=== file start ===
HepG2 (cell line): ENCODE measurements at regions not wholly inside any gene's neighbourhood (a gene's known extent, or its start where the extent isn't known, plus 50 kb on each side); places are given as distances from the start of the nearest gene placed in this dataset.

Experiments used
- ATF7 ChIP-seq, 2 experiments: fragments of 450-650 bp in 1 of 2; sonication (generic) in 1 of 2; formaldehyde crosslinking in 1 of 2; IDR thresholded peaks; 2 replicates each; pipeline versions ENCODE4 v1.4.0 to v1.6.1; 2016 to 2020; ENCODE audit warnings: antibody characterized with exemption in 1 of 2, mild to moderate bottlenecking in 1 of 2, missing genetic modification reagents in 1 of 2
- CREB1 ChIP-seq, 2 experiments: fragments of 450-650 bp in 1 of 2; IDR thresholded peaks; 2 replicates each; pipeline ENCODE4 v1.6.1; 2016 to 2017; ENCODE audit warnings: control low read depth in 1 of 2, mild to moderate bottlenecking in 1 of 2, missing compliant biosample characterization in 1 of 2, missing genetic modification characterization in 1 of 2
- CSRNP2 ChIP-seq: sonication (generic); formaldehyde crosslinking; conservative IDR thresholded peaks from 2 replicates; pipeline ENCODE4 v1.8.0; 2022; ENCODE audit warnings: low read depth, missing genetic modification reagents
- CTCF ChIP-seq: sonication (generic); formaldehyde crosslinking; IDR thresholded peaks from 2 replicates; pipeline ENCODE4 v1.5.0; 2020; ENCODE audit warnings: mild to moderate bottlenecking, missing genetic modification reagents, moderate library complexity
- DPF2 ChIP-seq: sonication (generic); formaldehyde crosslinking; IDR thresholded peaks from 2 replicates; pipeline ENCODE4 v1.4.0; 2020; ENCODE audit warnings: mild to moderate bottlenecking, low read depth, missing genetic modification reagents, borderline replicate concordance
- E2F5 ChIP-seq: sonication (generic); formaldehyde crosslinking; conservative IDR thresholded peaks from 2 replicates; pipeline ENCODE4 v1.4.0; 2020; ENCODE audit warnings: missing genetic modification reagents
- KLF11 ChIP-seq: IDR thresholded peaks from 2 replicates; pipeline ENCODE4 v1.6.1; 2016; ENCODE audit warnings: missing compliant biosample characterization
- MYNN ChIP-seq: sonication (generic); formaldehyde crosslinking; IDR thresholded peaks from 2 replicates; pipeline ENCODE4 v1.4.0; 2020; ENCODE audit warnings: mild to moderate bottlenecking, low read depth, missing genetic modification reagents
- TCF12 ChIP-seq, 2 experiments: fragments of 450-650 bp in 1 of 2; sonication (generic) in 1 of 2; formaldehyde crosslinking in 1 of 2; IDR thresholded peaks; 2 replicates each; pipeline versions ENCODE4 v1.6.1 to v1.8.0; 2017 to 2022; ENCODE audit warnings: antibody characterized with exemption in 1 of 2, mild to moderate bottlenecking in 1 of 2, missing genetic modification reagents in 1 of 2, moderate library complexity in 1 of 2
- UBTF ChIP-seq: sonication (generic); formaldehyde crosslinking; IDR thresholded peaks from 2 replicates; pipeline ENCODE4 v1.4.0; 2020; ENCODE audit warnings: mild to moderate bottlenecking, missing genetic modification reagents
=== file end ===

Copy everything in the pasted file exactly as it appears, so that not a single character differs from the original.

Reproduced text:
HepG2 (cell line): ENCODE measurements at regions not wholly inside any gene's neighbourhood (a gene's known extent, or its start where the extent isn't known, plus 50 kb on each side); places are given as distances from the start of the nearest gene placed in this dataset.

Experiments used
- ATF7 ChIP-seq, 2 experiments: fragments of 450-650 bp in 1 of 2; sonication (generic) in 1 of 2; formaldehyde crosslinking in 1 of 2; IDR thresholded peaks; 2 replicates each; pipeline versions ENCODE4 v1.4.0 to v1.6.1; 2016 to 2020; ENCODE audit warnings: antibody characterized with exemption in 1 of 2, mild to moderate bottlenecking in 1 of 2, missing genetic modification reagents in 1 of 2
- CREB1 ChIP-seq, 2 experiments: fragments of 450-650 bp in 1 of 2; IDR thresholded peaks; 2 replicates each; pipeline ENCODE4 v1.6.1; 2016 to 2017; ENCODE audit warnings: control low read depth in 1 of 2, mild to moderate bottlenecking in 1 of 2, missing compliant biosample characterization in 1 of 2, missing genetic modification characterization in 1 of 2
- CSRNP2 ChIP-seq: sonication (generic); formaldehyde crosslinking; conservative IDR thresholded peaks from 2 replicates; pipeline ENCODE4 v1.8.0; 2022; ENCODE audit warnings: low read depth, missing genetic modification reagents
- CTCF ChIP-seq: sonication (generic); formaldehyde crosslinking; IDR thresholded peaks from 2 replicates; pipeline ENCODE4 v1.5.0; 2020; ENCODE audit warnings: mild to moderate bottlenecking, missing genetic modification reagents, moderate library complexity
- DPF2 ChIP-seq: sonication (generic); formaldehyde crosslinking; IDR thresholded peaks from 2 replicates; pipeline ENCODE4 v1.4.0; 2020; ENCODE audit warnings: mild to moderate bottlenecking, low read depth, missing genetic modification reagents, borderline replicate concordance
- E2F5 ChIP-seq: sonication (generic); formaldehyde crosslinking; conservative IDR thresholded peaks from 2 replicates; pipeline ENCODE4 v1.4.0; 2020; ENCODE audit warnings: missing genetic modification reagents
- KLF11 ChIP-seq: IDR thresholded peaks from 2 replicates; pipeline ENCODE4 v1.6.1; 2016; ENCODE audit warnings: missing compliant biosample characterization
- MYNN ChIP-seq: sonication (generic); formaldehyde crosslinking; IDR thresholded peaks from 2 replicates; pipeline ENCODE4 v1.4.0; 2020; ENCODE audit warnings: mild to moderate bottlenecking, low read depth, missing genetic modification reagents
- TCF12 ChIP-seq, 2 experiments: fragments of 450-650 bp in 1 of 2; sonication (generic) in 1 of 2; formaldehyde crosslinking in 1 of 2; IDR thresholded peaks; 2 replicates each; pipeline versions ENCODE4 v1.6.1 to v1.8.0; 2017 to 2022; ENCODE audit warnings: antibody characterized with exemption in 1 of 2, mild to moderate bottlenecking in 1 of 2, missing genetic modification reagents in 1 of 2, moderate library complexity in 1 of 2
- UBTF ChIP-seq: sonication (generic); formaldehyde crosslinking; IDR thresholded peaks from 2 replicates; pipeline ENCODE4 v1.4.0; 2020; ENCODE audit warnings: mild to moderate bottlenecking, missing genetic modification reagents